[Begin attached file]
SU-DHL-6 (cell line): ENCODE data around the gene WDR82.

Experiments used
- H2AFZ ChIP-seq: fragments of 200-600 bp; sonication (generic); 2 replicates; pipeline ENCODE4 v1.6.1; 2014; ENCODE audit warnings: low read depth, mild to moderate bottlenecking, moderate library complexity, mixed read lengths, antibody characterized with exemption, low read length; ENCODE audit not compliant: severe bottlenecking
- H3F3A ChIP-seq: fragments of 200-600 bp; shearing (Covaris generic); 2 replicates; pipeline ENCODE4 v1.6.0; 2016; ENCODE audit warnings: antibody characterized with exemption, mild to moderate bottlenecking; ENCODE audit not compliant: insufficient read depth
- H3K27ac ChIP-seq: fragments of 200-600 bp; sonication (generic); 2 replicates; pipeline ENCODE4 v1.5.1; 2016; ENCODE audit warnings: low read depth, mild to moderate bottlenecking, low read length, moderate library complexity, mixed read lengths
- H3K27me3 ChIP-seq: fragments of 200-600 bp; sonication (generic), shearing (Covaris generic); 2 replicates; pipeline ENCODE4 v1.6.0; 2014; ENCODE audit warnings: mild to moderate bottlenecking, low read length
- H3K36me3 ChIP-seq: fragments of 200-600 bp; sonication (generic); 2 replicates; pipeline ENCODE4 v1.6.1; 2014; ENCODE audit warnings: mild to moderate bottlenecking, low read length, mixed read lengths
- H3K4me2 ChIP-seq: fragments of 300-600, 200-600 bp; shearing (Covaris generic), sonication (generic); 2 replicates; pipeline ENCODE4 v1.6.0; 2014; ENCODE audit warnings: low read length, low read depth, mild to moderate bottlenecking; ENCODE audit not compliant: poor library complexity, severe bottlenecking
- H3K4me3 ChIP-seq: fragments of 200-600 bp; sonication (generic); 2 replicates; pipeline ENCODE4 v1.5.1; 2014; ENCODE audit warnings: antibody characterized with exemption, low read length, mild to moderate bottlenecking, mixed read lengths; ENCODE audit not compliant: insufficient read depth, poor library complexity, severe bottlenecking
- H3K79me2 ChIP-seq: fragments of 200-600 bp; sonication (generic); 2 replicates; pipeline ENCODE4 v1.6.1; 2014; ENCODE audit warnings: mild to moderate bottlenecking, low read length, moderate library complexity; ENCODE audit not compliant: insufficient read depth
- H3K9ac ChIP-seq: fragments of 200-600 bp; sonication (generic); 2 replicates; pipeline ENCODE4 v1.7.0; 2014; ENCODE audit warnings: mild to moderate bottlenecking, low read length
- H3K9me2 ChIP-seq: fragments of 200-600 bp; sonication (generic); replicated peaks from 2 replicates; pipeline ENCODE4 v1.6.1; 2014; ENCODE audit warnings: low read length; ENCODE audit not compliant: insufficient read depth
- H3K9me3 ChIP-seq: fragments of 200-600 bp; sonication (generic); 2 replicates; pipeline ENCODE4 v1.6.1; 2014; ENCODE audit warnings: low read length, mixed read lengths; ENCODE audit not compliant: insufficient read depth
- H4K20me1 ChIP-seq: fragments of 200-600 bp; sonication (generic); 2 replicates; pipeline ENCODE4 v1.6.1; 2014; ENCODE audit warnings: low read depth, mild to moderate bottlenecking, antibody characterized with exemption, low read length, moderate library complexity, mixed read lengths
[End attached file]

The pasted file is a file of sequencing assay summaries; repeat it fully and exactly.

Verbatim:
SU-DHL-6 (cell line): ENCODE data around the gene WDR82.

Experiments used
- H2AFZ ChIP-seq: fragments of 200-600 bp; sonication (generic); 2 replicates; pipeline ENCODE4 v1.6.1; 2014; ENCODE audit warnings: low read depth, mild to moderate bottlenecking, moderate library complexity, mixed read lengths, antibody characterized with exemption, low read length; ENCODE audit not compliant: severe bottlenecking
- H3F3A ChIP-seq: fragments of 200-600 bp; shearing (Covaris generic); 2 replicates; pipeline ENCODE4 v1.6.0; 2016; ENCODE audit warnings: antibody characterized with exemption, mild to moderate bottlenecking; ENCODE audit not compliant: insufficient read depth
- H3K27ac ChIP-seq: fragments of 200-600 bp; sonication (generic); 2 replicates; pipeline ENCODE4 v1.5.1; 2016; ENCODE audit warnings: low read depth, mild to moderate bottlenecking, low read length, moderate library complexity, mixed read lengths
- H3K27me3 ChIP-seq: fragments of 200-600 bp; sonication (generic), shearing (Covaris generic); 2 replicates; pipeline ENCODE4 v1.6.0; 2014; ENCODE audit warnings: mild to moderate bottlenecking, low read length
- H3K36me3 ChIP-seq: fragments of 200-600 bp; sonication (generic); 2 replicates; pipeline ENCODE4 v1.6.1; 2014; ENCODE audit warnings: mild to moderate bottlenecking, low read length, mixed read lengths
- H3K4me2 ChIP-seq: fragments of 300-600, 200-600 bp; shearing (Covaris generic), sonication (generic); 2 replicates; pipeline ENCODE4 v1.6.0; 2014; ENCODE audit warnings: low read length, low read depth, mild to moderate bottlenecking; ENCODE audit not compliant: poor library complexity, severe bottlenecking
- H3K4me3 ChIP-seq: fragments of 200-600 bp; sonication (generic); 2 replicates; pipeline ENCODE4 v1.5.1; 2014; ENCODE audit warnings: antibody characterized with exemption, low read length, mild to moderate bottlenecking, mixed read lengths; ENCODE audit not compliant: insufficient read depth, poor library complexity, severe bottlenecking
- H3K79me2 ChIP-seq: fragments of 200-600 bp; sonication (generic); 2 replicates; pipeline ENCODE4 v1.6.1; 2014; ENCODE audit warnings: mild to moderate bottlenecking, low read length, moderate library complexity; ENCODE audit not compliant: insufficient read depth
- H3K9ac ChIP-seq: fragments of 200-600 bp; sonication (generic); 2 replicates; pipeline ENCODE4 v1.7.0; 2014; ENCODE audit warnings: mild to moderate bottlenecking, low read length
- H3K9me2 ChIP-seq: fragments of 200-600 bp; sonication (generic); replicated peaks from 2 replicates; pipeline ENCODE4 v1.6.1; 2014; ENCODE audit warnings: low read length; ENCODE audit not compliant: insufficient read depth
- H3K9me3 ChIP-seq: fragments of 200-600 bp; sonication (generic); 2 replicates; pipeline ENCODE4 v1.6.1; 2014; ENCODE audit warnings: low read length, mixed read lengths; ENCODE audit not compliant: insufficient read depth
- H4K20me1 ChIP-seq: fragments of 200-600 bp; sonication (generic); 2 replicates; pipeline ENCODE4 v1.6.1; 2014; ENCODE audit warnings: low read depth, mild to moderate bottlenecking, antibody characterized with exemption, low read length, moderate library complexity, mixed read lengths